Faced with the choice between taking on a captain from a full-service European airline and an equally qualified candidate from a low-cost carrier, Greg Turner, vice-president operations with Abu Dhabi premium charter and medevac operator Royal Jet, says he would choose the latter. The reason: no-frills pilots have to "stand on their own two feet - they don't walk away from problems".
Flying budget travellers across Europe on quick-turnaround schedules might seem an unusual qualification for becoming an airborne chauffeur for some of the world's wealthiest and most demanding passengers. But Turner says he does not want just pilots: "I am looking for mission commanders."
Royal Jet, set up in 2003 by Abu Dhabi Aviation and the royal flight service, has become the region's pre-eminent business aviation provider, with the world's biggest fleet of five Boeing Business Jets, two Gulfstream 300s, a Gulfstream IV SP, a Bombardier Learjet 60 and a BAE Systems Avro RJ85.
© Royal Jet
Although based in the Gulf - and with a sizeable proportion of its clientele comprising the region's ultra-high net-worth individuals - Royal Jet's reach covers the world, from Hollywood movie stars to West African heads of state to Russian billionaires. The company's pilots not only have to be flexible individuals and superb aviators - landing in remote and challenging airports - they must be faultless diplomats and ambassadors for the brand. What is more, says Amna Saif Al Mansouri, vice-president of human resources and administration, they have to be able to take rapid executive decisions on the ground. These might involve helping to find accommodation for the crew, the customer's favourite food or aviation fuel in the middle of nowhere.
"We took a deliberate view when we launched that this airline was going to have to represent itself globally," says Turner. "We did not want to be measured just on local standards. That's why we set about building a very diverse and skilled workforce."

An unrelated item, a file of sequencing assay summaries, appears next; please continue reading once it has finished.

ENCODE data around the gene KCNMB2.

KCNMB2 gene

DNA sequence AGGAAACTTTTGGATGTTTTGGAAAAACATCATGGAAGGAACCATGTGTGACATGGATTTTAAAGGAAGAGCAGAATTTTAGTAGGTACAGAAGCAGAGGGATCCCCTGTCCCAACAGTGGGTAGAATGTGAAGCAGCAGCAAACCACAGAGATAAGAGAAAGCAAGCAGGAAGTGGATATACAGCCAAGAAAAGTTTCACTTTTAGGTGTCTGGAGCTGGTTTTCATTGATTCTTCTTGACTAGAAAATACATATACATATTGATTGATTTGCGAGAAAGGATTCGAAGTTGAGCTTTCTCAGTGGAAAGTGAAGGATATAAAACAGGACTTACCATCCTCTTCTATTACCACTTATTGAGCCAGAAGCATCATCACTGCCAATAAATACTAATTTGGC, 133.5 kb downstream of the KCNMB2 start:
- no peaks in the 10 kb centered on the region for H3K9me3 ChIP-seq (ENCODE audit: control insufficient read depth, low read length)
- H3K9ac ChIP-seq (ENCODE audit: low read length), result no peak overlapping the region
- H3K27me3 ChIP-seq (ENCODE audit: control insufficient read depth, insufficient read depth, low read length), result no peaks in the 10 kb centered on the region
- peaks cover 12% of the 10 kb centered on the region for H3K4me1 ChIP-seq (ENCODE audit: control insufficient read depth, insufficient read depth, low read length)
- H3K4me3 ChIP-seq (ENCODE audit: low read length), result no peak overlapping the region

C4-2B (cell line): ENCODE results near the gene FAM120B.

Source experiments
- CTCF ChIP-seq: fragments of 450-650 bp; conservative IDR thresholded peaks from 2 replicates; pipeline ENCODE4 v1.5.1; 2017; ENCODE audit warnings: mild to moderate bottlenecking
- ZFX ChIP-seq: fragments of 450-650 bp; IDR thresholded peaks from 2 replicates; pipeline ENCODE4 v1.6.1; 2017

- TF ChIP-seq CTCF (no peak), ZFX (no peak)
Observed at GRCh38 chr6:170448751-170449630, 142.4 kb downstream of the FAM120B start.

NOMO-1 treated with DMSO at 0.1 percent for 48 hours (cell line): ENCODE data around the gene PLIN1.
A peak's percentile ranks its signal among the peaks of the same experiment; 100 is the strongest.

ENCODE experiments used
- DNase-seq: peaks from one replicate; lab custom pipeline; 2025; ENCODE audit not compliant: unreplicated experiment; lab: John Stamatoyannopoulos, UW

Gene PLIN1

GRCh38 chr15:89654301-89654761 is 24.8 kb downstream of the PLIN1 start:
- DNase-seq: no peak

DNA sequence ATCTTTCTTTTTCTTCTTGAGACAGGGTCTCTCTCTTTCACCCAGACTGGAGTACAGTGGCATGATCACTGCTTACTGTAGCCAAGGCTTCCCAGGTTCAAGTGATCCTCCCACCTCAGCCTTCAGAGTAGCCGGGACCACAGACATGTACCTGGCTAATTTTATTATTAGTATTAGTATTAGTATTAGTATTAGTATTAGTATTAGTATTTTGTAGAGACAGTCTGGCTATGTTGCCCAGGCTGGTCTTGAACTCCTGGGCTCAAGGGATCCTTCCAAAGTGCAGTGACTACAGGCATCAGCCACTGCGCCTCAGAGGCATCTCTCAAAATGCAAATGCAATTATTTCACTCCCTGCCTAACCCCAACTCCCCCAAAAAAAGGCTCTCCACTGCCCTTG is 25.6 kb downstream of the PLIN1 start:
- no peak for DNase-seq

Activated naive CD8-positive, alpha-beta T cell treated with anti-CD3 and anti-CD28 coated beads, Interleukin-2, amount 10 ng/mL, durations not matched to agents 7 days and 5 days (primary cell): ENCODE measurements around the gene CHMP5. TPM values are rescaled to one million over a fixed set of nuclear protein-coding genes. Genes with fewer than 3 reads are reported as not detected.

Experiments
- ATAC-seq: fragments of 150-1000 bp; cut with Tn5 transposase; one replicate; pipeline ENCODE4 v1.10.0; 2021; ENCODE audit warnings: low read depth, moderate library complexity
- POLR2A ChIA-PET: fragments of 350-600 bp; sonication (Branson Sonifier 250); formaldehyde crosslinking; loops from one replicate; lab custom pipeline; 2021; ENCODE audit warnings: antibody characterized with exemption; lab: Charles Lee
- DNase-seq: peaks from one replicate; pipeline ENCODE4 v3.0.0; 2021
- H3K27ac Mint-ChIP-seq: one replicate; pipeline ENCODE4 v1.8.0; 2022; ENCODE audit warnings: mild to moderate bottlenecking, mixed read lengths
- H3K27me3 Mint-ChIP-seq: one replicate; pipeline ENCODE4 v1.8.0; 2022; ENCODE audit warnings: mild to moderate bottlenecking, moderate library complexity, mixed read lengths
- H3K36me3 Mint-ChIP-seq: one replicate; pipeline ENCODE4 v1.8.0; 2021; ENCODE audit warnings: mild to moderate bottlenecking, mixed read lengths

The level of service expected from its pilots is very different from that of commercial airline flightcrew. "When they [the latter] land, they go and don't care about the aircraft," says Al Mansouri. "Our captains have to make sure the aircraft is cleaned and refuelled. They sometimes have to make sure it is protected. We also expect them to welcome the customer and walk with them to the aircraft. Sometimes our clients ask for captains by name. They feel comfortable with someone they know. We want to go the extra mile. We want to do anything we can to satisfy the customer. That's what sets us apart."
"We want to go the extra mile. We want to do anything we can to satisfy the customer"
Amna Saif Al Mansouri
Royal Jet vice-president of human resources and administration
Pilots can end up living in the lap of luxury on chartered excursions, which can last 21 days at a timeor find themselves roughing it. One Royal Jet pilot remembers he and his crew being invited to stay as guests of an African president in his palace. On an another trip to the same region, the only accommodation available was a budget hotel.
Royal Jet employs 27 captains and 18 first officers. Minimum standards are tight. Captains must have 6,000h flying time and experience of flying VIP passengers. First officers are required to have 4,000h, and VIP experience is desirable. Although the company has its full complement of pilots, it is looking to order a sixth BBJ soon and has said it expects to be operating a fleet of 20 aircraft by 2012.
Cabin crew qualifications are also high. Royal Jet employs 57 cabin crew from 20 countries. Most come from an airline premium cabin background and speak at least one language other than English. They have a passenger profile for each customer, detailing everything from what they like to eat and when, to what sort of cologne they prefer in the washroom. "The crew know what to say and what not to say, what they like and what they don't," says Al Mansouri. "Most of our cabin crew like the challenge. Many of them got bored with normal airlines. Here every flight is different."
© Royal Jet
A selection of Royal Jet pilots we met was extremely cosmopolitan and the company is small enough for everyone to know each other. Mor Kebe, a BBJ first officer, is from Senegal and flew for the West African country's national airline before joining Royal Jet eight months ago. Briton David Grieve began his career as a hotel concierge before learning to fly in the USA. He has been a BBJ senior first officer since 2005. Justin Curtis, at Royal Jet for 18 months, flew Learjets in the USA and is now a Gulfstream captain. Ahmed Kadry El Maanawy is an Egyptian air force veteran who began flying Gulfstreams for Royal Jet last year. "We feel we are a family," he says.